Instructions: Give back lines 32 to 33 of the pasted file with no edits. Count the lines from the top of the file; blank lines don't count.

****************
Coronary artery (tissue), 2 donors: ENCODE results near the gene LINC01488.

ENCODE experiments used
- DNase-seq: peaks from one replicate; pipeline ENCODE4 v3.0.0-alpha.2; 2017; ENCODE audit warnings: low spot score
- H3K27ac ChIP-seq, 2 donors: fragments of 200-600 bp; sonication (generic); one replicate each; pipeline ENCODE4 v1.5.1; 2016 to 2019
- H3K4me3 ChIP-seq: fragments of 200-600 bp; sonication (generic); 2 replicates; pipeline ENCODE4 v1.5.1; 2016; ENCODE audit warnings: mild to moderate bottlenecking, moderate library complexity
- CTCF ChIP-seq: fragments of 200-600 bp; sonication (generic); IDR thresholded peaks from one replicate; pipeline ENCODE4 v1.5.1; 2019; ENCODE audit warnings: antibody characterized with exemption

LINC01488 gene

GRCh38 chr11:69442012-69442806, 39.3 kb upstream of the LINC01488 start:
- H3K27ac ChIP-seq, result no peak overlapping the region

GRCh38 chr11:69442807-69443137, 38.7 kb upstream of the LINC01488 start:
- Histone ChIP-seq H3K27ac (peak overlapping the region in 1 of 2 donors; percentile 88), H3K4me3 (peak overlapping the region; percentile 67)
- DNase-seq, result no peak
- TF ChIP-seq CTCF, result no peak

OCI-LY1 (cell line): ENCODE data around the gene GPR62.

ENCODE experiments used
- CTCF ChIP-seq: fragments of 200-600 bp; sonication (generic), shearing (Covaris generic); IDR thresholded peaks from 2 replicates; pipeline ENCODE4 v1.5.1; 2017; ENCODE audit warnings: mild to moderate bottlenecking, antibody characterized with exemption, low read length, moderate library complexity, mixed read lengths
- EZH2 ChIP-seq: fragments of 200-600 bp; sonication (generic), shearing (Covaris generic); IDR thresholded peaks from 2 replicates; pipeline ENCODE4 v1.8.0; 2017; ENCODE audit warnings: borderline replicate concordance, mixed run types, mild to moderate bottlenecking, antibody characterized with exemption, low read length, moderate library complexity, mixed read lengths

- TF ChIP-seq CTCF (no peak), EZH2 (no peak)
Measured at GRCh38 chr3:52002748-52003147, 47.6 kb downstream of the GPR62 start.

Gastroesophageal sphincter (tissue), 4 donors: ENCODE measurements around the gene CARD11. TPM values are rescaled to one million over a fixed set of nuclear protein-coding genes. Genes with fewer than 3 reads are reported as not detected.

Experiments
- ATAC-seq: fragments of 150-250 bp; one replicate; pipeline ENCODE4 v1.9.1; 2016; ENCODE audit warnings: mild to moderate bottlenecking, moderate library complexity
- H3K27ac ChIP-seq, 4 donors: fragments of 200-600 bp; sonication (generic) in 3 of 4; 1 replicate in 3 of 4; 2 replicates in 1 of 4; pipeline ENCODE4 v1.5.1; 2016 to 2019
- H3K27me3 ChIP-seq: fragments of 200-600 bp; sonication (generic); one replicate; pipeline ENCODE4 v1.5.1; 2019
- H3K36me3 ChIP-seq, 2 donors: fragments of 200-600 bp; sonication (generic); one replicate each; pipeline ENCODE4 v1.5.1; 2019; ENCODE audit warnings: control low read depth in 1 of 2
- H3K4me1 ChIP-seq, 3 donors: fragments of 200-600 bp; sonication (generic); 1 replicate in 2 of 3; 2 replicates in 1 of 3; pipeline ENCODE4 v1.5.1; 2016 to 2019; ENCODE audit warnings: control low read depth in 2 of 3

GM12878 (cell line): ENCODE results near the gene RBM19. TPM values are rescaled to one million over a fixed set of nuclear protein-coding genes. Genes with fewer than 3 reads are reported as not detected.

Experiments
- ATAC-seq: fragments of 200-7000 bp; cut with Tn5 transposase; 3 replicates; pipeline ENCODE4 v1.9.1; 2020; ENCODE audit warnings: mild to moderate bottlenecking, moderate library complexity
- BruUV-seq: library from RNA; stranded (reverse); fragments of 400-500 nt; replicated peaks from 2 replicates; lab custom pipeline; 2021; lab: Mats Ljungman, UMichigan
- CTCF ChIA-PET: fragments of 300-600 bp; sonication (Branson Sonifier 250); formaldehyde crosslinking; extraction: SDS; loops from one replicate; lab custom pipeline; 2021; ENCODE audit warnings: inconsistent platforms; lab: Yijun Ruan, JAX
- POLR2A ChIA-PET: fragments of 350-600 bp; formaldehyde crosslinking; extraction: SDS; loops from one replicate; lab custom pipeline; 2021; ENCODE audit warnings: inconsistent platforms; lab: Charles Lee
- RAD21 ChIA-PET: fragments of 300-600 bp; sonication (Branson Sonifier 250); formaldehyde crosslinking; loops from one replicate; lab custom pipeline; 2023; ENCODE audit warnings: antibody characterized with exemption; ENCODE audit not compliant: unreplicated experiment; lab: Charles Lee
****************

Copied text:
- POLR2A ChIA-PET: fragments of 350-600 bp; formaldehyde crosslinking; extraction: SDS; loops from one replicate; lab custom pipeline; 2021; ENCODE audit warnings: inconsistent platforms; lab: Charles Lee
- RAD21 ChIA-PET: fragments of 300-600 bp; sonication (Branson Sonifier 250); formaldehyde crosslinking; loops from one replicate; lab custom pipeline; 2023; ENCODE audit warnings: antibody characterized with exemption; ENCODE audit not compliant: unreplicated experiment; lab: Charles Lee